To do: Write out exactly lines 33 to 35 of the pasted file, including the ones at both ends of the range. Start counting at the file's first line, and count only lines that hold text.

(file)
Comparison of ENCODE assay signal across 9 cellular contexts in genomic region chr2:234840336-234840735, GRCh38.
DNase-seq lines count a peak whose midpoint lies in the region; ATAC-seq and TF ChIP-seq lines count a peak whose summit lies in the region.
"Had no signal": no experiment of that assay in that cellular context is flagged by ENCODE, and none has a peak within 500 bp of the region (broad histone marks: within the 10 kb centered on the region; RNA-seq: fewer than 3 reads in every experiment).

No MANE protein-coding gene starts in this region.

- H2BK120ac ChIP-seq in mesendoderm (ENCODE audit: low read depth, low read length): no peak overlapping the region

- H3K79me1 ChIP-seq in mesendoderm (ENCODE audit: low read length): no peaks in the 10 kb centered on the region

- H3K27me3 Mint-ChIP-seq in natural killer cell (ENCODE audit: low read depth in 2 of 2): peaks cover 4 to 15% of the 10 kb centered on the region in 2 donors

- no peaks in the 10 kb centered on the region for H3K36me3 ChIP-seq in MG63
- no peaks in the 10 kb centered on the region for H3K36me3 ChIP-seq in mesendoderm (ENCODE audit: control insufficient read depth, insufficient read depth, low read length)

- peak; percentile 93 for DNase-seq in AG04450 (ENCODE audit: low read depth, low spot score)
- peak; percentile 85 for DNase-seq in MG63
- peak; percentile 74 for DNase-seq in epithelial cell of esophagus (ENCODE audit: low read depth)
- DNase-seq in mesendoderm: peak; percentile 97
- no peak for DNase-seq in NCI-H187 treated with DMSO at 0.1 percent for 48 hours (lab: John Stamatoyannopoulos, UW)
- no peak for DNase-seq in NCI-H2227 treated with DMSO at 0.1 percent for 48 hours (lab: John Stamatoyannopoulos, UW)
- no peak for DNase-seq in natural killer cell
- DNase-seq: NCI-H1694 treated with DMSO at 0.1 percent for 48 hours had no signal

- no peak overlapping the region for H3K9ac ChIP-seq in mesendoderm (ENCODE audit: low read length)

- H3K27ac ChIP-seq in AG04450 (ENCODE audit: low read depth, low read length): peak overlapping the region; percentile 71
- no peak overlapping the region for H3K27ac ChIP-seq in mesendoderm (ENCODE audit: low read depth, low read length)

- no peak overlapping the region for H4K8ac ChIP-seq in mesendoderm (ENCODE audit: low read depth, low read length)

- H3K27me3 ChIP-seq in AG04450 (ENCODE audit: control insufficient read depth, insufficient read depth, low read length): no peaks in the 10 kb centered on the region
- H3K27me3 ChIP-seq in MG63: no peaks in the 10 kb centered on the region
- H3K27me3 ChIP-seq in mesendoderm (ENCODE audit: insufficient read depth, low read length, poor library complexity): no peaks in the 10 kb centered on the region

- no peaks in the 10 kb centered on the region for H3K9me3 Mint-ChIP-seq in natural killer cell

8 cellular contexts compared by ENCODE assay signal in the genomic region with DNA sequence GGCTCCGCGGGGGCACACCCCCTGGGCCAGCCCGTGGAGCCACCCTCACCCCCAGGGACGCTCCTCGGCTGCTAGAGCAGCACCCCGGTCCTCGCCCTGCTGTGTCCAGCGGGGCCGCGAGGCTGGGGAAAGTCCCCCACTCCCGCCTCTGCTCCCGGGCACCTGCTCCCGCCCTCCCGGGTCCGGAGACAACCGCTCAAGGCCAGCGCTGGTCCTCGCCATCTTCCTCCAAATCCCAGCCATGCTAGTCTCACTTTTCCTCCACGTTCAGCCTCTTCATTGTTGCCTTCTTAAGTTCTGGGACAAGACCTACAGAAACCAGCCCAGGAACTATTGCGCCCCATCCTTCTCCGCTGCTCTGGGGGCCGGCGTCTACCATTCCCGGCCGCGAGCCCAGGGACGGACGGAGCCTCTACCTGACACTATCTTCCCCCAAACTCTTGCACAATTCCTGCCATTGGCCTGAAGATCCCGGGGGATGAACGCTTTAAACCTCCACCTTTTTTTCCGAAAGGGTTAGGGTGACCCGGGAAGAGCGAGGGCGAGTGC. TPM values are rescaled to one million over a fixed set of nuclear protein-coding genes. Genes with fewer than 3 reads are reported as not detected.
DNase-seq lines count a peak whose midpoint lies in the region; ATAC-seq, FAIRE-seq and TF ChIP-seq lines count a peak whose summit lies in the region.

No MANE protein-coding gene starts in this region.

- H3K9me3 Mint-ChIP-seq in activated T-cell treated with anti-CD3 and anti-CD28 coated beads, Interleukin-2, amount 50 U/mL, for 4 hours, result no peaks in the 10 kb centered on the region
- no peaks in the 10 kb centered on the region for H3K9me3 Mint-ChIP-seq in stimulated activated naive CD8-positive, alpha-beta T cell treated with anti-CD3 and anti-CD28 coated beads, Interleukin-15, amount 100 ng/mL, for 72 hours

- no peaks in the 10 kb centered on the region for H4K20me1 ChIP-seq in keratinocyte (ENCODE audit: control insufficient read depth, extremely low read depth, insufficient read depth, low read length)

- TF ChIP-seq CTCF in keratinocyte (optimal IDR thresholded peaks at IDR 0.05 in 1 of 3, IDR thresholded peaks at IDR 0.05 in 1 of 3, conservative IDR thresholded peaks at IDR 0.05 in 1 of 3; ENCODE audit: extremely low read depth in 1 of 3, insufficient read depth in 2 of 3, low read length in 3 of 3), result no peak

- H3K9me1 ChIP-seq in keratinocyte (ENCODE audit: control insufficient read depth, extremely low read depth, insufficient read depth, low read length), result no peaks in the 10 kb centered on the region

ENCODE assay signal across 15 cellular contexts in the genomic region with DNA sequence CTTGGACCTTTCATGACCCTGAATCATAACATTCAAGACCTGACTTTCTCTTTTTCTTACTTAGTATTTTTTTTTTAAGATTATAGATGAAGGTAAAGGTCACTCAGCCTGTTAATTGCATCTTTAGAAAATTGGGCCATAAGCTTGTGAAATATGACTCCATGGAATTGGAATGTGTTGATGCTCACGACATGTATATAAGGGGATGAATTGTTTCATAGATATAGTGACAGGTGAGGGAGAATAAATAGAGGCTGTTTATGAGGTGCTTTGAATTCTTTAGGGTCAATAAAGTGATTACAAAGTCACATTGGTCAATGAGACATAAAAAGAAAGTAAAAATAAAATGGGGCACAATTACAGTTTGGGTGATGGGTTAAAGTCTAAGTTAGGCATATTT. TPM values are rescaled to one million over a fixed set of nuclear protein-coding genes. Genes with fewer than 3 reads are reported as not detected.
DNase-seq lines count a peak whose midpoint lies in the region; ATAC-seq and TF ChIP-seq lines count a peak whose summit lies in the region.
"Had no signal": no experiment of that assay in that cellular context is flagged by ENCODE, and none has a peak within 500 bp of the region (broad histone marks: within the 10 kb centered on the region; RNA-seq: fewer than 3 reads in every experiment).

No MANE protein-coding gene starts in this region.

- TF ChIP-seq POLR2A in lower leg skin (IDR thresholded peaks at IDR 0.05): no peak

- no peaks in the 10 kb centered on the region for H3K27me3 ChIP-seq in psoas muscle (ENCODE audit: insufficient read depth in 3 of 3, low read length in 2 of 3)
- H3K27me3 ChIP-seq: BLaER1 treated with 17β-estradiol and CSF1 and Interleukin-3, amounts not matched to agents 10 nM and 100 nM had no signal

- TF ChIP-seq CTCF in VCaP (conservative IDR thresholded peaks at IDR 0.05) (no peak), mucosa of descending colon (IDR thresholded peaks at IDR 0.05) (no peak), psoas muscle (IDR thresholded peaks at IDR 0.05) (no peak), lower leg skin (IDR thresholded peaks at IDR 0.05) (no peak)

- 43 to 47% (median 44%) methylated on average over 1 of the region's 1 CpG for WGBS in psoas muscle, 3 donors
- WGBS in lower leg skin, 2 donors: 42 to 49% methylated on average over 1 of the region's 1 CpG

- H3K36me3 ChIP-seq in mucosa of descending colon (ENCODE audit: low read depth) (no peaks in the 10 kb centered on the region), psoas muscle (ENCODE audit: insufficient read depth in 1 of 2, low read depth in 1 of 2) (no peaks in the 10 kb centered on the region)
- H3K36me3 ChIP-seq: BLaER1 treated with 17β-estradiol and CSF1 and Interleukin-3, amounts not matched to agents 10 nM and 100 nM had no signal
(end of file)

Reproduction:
- H3K9me1 ChIP-seq in keratinocyte (ENCODE audit: control insufficient read depth, extremely low read depth, insufficient read depth, low read length), result no peaks in the 10 kb centered on the region

ENCODE assay signal across 15 cellular contexts in the genomic region with DNA sequence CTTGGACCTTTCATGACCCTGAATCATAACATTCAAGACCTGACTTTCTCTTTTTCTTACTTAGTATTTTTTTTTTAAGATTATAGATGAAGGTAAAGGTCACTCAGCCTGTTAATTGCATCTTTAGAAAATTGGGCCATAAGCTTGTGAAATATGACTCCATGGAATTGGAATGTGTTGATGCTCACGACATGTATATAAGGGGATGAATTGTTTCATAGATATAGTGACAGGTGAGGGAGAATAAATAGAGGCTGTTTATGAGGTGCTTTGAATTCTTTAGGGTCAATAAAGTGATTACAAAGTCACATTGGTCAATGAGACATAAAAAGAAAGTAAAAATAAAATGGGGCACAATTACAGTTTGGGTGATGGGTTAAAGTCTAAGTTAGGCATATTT. TPM values are rescaled to one million over a fixed set of nuclear protein-coding genes. Genes with fewer than 3 reads are reported as not detected.
DNase-seq lines count a peak whose midpoint lies in the region; ATAC-seq and TF ChIP-seq lines count a peak whose summit lies in the region.